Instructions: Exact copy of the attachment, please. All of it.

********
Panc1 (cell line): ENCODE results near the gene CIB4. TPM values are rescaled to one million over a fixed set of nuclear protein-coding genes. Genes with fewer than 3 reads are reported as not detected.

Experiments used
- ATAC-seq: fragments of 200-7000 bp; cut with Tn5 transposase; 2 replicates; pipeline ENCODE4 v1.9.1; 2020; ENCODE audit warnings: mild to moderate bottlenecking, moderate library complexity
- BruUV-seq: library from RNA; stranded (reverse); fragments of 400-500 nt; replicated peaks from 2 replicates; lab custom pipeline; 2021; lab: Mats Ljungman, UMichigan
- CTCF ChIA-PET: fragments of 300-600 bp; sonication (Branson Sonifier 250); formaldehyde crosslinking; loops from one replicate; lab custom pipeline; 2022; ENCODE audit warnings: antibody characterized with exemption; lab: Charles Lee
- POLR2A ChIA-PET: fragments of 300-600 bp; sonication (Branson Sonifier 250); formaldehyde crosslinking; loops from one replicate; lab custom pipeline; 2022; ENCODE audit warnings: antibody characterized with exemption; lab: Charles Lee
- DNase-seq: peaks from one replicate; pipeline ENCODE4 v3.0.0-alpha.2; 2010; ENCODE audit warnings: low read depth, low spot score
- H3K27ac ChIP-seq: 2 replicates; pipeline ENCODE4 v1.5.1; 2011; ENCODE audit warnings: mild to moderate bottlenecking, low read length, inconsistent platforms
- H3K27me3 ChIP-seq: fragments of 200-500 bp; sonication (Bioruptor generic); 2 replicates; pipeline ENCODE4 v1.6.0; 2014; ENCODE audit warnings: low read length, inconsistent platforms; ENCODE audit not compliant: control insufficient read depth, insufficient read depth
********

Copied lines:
Panc1 (cell line): ENCODE results near the gene CIB4. TPM values are rescaled to one million over a fixed set of nuclear protein-coding genes. Genes with fewer than 3 reads are reported as not detected.

Experiments used
- ATAC-seq: fragments of 200-7000 bp; cut with Tn5 transposase; 2 replicates; pipeline ENCODE4 v1.9.1; 2020; ENCODE audit warnings: mild to moderate bottlenecking, moderate library complexity
- BruUV-seq: library from RNA; stranded (reverse); fragments of 400-500 nt; replicated peaks from 2 replicates; lab custom pipeline; 2021; lab: Mats Ljungman, UMichigan
- CTCF ChIA-PET: fragments of 300-600 bp; sonication (Branson Sonifier 250); formaldehyde crosslinking; loops from one replicate; lab custom pipeline; 2022; ENCODE audit warnings: antibody characterized with exemption; lab: Charles Lee
- POLR2A ChIA-PET: fragments of 300-600 bp; sonication (Branson Sonifier 250); formaldehyde crosslinking; loops from one replicate; lab custom pipeline; 2022; ENCODE audit warnings: antibody characterized with exemption; lab: Charles Lee
- DNase-seq: peaks from one replicate; pipeline ENCODE4 v3.0.0-alpha.2; 2010; ENCODE audit warnings: low read depth, low spot score
- H3K27ac ChIP-seq: 2 replicates; pipeline ENCODE4 v1.5.1; 2011; ENCODE audit warnings: mild to moderate bottlenecking, low read length, inconsistent platforms
- H3K27me3 ChIP-seq: fragments of 200-500 bp; sonication (Bioruptor generic); 2 replicates; pipeline ENCODE4 v1.6.0; 2014; ENCODE audit warnings: low read length, inconsistent platforms; ENCODE audit not compliant: control insufficient read depth, insufficient read depth